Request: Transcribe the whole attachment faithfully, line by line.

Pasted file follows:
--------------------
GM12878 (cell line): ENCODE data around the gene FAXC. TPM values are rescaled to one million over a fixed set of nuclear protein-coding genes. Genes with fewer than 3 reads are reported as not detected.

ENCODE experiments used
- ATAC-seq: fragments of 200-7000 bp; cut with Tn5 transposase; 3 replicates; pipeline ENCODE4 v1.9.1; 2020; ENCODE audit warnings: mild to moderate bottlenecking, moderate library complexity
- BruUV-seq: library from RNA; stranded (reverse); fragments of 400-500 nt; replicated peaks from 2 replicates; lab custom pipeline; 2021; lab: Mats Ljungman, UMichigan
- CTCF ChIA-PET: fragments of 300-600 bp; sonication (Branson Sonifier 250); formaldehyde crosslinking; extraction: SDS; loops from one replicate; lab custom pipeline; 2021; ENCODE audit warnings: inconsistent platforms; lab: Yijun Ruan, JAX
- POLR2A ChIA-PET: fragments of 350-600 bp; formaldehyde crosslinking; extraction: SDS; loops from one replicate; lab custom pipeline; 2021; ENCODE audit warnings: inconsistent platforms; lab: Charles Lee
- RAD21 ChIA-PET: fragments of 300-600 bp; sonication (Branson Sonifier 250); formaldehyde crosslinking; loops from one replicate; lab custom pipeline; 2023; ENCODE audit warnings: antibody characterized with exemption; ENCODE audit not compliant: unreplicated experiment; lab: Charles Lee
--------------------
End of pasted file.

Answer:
GM12878 (cell line): ENCODE data around the gene FAXC. TPM values are rescaled to one million over a fixed set of nuclear protein-coding genes. Genes with fewer than 3 reads are reported as not detected.

ENCODE experiments used
- ATAC-seq: fragments of 200-7000 bp; cut with Tn5 transposase; 3 replicates; pipeline ENCODE4 v1.9.1; 2020; ENCODE audit warnings: mild to moderate bottlenecking, moderate library complexity
- BruUV-seq: library from RNA; stranded (reverse); fragments of 400-500 nt; replicated peaks from 2 replicates; lab custom pipeline; 2021; lab: Mats Ljungman, UMichigan
- CTCF ChIA-PET: fragments of 300-600 bp; sonication (Branson Sonifier 250); formaldehyde crosslinking; extraction: SDS; loops from one replicate; lab custom pipeline; 2021; ENCODE audit warnings: inconsistent platforms; lab: Yijun Ruan, JAX
- POLR2A ChIA-PET: fragments of 350-600 bp; formaldehyde crosslinking; extraction: SDS; loops from one replicate; lab custom pipeline; 2021; ENCODE audit warnings: inconsistent platforms; lab: Charles Lee
- RAD21 ChIA-PET: fragments of 300-600 bp; sonication (Branson Sonifier 250); formaldehyde crosslinking; loops from one replicate; lab custom pipeline; 2023; ENCODE audit warnings: antibody characterized with exemption; ENCODE audit not compliant: unreplicated experiment; lab: Charles Lee